The Reticent Executioner
A dystopian world deserves a dystopian detective, and London just got hers.
A female politician is shot dead in the capital. A talented detective, Kramer, is charged with leading the investigation; trouble is, he’s both much more – and a great deal less than mere cop. His brilliance is at least in part due to his skewed moral compass.
This is less whodunnit than whydunnit and a will-he-get-away-with it crime novel set in an England several years hence – a world of labour camps, capital punishment, mass deportations and imprisonment without trial.
Someone told me to read this after I went on about how good Peter Hoeg’s Miss Smilla’s Feeling for Snow was. This is better. It’s well written and intelligent but pacy. It’s set in London in the future and it’s as atmospheric as Danny Boyle’s 28 Days Later. I hope there are more Detective Kramer novels to come – Emma (Amazon Review)
Dark and compelling, this reminded me of 1984. I don’t want to give too much away but I read it in one sitting and I’m still reeling – Mark (GoodReads review)
Anthony Burgess always preferred the word cacatopia to dystopia, and it certainly describes the setting for this excellent thriller. The Party, “generously funded by two aged American billionaires with links to nationalist-religious zealots in a Near East pariah state” has gained power in England, and the country has descended into Big Brother tyranny with added ethnic cleansing and guillotines. Enter our anti-hero, a seedy detective who has his own ideas for fighting back. Very pacy, relevant, and keeps you guessing. More please. Ned (GoodReads review)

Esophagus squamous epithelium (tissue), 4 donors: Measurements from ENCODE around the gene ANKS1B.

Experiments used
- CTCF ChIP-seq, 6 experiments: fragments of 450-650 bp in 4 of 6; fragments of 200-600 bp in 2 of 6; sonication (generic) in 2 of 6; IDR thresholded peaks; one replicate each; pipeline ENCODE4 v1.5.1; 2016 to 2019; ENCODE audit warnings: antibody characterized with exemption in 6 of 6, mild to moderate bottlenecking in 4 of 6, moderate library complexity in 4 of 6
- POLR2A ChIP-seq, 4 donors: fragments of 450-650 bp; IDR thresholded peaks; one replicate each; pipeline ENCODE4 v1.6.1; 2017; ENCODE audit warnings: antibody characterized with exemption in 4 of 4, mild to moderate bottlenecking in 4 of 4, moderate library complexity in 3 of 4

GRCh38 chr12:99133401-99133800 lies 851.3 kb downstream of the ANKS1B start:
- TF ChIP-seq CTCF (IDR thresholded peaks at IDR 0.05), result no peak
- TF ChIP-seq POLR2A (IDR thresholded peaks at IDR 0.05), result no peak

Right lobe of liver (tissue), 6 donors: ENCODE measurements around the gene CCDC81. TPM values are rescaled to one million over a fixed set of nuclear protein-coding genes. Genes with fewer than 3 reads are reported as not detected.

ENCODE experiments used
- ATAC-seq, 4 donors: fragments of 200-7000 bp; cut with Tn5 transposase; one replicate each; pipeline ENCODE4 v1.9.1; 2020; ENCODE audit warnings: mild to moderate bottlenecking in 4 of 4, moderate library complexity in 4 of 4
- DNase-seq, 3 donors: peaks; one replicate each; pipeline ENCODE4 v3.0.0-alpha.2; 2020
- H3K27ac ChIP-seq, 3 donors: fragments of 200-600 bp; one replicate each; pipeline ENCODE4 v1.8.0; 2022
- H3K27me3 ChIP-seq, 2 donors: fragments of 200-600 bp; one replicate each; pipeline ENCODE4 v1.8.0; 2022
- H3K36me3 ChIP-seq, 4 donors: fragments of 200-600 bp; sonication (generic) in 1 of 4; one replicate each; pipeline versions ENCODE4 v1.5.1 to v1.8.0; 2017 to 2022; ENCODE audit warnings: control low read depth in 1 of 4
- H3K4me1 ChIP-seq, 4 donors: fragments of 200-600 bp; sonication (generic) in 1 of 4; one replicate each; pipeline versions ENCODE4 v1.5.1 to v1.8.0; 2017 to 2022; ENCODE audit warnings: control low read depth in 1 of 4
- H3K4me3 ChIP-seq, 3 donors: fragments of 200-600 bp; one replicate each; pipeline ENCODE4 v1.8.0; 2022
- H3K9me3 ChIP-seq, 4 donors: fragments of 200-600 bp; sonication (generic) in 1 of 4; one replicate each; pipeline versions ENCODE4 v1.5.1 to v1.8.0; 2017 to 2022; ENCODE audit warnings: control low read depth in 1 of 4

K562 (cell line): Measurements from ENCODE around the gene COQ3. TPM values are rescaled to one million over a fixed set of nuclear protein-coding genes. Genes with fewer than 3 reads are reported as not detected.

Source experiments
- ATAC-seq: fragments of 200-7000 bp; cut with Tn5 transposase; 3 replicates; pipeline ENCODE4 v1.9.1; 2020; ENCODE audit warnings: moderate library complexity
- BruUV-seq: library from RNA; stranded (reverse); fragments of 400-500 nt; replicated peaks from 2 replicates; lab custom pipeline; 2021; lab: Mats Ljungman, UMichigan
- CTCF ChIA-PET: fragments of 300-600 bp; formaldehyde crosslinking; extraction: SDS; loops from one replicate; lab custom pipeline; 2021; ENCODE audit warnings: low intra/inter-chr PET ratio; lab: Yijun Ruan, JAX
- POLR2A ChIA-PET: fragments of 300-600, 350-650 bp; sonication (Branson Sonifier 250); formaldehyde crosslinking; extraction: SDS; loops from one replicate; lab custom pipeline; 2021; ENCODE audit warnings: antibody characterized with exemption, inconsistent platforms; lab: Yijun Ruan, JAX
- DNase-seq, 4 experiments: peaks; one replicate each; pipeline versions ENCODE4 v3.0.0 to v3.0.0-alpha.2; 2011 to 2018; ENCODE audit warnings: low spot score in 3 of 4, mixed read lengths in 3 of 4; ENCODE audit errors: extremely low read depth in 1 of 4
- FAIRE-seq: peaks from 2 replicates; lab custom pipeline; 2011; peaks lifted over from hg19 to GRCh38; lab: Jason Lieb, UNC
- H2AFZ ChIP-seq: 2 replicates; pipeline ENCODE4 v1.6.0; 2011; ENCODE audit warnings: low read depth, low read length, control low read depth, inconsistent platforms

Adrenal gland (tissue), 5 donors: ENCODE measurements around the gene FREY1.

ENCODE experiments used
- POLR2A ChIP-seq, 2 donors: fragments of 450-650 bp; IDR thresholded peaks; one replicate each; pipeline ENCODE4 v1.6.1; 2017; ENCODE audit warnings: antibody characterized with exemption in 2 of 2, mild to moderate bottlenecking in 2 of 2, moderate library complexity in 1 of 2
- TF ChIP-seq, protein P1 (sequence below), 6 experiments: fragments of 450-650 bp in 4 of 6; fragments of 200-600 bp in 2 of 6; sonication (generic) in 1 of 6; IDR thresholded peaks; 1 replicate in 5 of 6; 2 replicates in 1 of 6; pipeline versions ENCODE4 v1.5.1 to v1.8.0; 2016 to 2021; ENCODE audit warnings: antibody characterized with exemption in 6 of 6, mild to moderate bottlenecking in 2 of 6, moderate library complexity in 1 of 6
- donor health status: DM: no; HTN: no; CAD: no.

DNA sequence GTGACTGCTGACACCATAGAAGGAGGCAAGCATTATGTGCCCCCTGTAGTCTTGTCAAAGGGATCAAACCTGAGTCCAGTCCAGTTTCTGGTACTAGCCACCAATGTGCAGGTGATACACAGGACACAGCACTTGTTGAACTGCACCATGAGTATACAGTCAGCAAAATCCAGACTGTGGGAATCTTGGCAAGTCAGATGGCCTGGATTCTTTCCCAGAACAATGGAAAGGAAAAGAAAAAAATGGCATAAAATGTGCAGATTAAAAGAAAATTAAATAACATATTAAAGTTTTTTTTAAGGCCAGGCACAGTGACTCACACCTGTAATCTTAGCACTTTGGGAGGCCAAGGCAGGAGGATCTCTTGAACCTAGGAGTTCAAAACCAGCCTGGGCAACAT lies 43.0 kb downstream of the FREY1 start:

The Monkey House
Rosso is the detective inspector trying to find a brutal murderer in the heart of a Balkan city ravaged by war. He has learnt to take each day as it comes, with violence and death around every corner.
Luka is the local crime boss, intent on exploiting the misery of his city’s inhabitants while also providing the only means of defence they have left.
Tanja is the young woman loved, and set up, by both men and faced with an impossible conflict of loyalties.
Flett is the foreign reporter, a US citizen who hears and sees it all, partially protected by his job, but like the others, sucked into the mire that is Sarajevo, a battered but defiant capital torn apart by a civilisation that has turned on itself.
Absolutely ﬁrst-rate…shocking enough to steal the breath and bruise the heart…Too good to miss. — Literary Review